DALLAS – Tokyo-based Japan Airlines (JL) has placed a firm order for 21 Boeing 737-8 jetliners. The US planemaker today confirmed that the deal would enable Japan’s first international carrier to strengthen its short-haul network, including domestic and regional destinations.
As of March 2022, JL has a fleet of 227 aircraft, including 64 Boeing 737-800s, which it intends to replace with the new, more efficient Boeing 737-8. JL owns 47 Boeing 737s, and 17 are taken on lease.
The Boeing 737 MAX family has four variants. JL has chosen the 737-8, which in a two-class configuration can carry between 162-178 passengers while its sub-variant can occupy a maximum of 210 passengers. It remains to be seen what configuration the Japanese flag carrier will use for the new jets.
JL’s order follows a deal by rival All Nippon Airways (NH) at last year’s Farnborough Air Show for 20 737-8s, with ten options. In January, low-cost carrier Skymark Airlines (BC) also ordered a pair of 737-8s and two 737-10s for delivery from 2026. More than 50 global carriers operate over 900 Boeing 737 MAX jets today.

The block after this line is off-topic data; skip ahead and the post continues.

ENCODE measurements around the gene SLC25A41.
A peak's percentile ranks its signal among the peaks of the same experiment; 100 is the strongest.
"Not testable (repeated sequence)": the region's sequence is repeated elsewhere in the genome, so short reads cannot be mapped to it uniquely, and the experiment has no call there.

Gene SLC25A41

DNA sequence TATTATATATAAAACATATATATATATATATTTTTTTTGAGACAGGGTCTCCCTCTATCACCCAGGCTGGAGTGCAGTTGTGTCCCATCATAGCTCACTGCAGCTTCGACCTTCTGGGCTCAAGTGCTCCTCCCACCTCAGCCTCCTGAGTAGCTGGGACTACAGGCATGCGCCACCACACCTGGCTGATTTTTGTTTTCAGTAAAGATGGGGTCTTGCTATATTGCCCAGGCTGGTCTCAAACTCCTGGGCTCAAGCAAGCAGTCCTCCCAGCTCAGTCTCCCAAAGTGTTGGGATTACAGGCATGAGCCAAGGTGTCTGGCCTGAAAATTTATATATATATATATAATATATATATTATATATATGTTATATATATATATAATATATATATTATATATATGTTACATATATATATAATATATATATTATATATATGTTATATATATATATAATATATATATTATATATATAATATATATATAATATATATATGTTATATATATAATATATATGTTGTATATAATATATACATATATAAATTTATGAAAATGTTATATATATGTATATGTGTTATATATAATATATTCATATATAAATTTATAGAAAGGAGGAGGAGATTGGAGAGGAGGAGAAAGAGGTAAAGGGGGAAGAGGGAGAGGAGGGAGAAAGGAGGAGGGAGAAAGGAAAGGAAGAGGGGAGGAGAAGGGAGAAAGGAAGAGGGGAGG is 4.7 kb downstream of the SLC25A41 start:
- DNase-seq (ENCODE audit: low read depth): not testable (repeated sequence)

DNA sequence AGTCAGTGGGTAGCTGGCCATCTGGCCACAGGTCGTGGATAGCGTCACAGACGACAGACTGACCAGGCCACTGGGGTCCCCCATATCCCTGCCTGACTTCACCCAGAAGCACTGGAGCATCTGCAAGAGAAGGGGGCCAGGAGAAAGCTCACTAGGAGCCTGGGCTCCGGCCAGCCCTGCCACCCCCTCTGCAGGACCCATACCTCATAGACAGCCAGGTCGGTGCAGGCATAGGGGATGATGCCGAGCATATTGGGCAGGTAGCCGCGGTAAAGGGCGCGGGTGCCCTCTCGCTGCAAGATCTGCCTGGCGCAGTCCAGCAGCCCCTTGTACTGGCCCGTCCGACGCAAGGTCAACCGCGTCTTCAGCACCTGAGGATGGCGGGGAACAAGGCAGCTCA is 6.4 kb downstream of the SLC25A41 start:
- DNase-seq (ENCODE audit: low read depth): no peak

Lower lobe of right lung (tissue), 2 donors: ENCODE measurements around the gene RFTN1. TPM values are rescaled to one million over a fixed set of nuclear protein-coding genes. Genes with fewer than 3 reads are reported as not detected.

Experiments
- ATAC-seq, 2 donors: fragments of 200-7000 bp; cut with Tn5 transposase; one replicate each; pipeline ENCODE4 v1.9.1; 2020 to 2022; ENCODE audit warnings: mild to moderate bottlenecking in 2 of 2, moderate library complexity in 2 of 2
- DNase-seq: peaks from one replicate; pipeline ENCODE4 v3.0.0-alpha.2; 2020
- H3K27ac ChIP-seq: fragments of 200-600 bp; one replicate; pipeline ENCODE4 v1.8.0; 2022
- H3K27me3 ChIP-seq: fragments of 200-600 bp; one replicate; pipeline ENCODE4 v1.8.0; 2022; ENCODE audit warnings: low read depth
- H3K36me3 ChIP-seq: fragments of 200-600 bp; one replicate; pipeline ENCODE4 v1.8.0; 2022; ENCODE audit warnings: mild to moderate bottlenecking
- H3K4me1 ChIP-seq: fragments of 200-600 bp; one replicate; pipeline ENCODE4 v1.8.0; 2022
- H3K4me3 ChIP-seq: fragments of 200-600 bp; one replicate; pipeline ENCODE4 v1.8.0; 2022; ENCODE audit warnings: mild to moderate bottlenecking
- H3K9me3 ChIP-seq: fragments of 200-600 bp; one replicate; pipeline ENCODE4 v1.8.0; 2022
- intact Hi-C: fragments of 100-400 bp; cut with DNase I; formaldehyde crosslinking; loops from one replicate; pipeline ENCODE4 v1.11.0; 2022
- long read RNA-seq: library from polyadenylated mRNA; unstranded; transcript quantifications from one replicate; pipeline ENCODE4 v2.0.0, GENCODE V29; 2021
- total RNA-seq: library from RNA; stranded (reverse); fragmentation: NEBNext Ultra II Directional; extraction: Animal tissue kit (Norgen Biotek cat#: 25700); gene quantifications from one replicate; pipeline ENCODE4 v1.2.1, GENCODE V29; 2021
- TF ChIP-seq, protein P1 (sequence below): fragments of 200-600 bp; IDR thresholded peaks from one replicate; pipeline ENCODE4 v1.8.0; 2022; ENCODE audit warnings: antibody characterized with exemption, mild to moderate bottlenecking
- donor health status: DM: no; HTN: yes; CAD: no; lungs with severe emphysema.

The President of JL, Yuji Akasaka, added his remark on this deal and said, “We are delighted to select the Boeing 737-8, a member of the very latest 737 MAX family, to replace our Boeing 737-800s, which make up the largest proportion of the JAL Group’s fleet.
“We look forward to carrying our passengers in the utmost safety and comfort and moving closer to our 2050 carbon-neutral goals, thanks to a combination of these super-efficient aircraft, operational innovations, and new fuel-saving technologies.”
Meanwhile, Stan Deal, President and CEO of Boeing Commercial Airplanes stated, “The integration of the new 737 MAX will provide JAL with greater efficiency across its short-haul network as the airline continues to upgrade its world-class fleet.
“Partnering with JAL to introduce 737-8s into its operations is the latest milestone in our longstanding relationship.”
The 71-year-old airline is expected to receive new jets by 2026.
Feature Image: Japan Airlines JA338J Boeing 737-800. Photo: Misael Ocasio Hernandez/Airways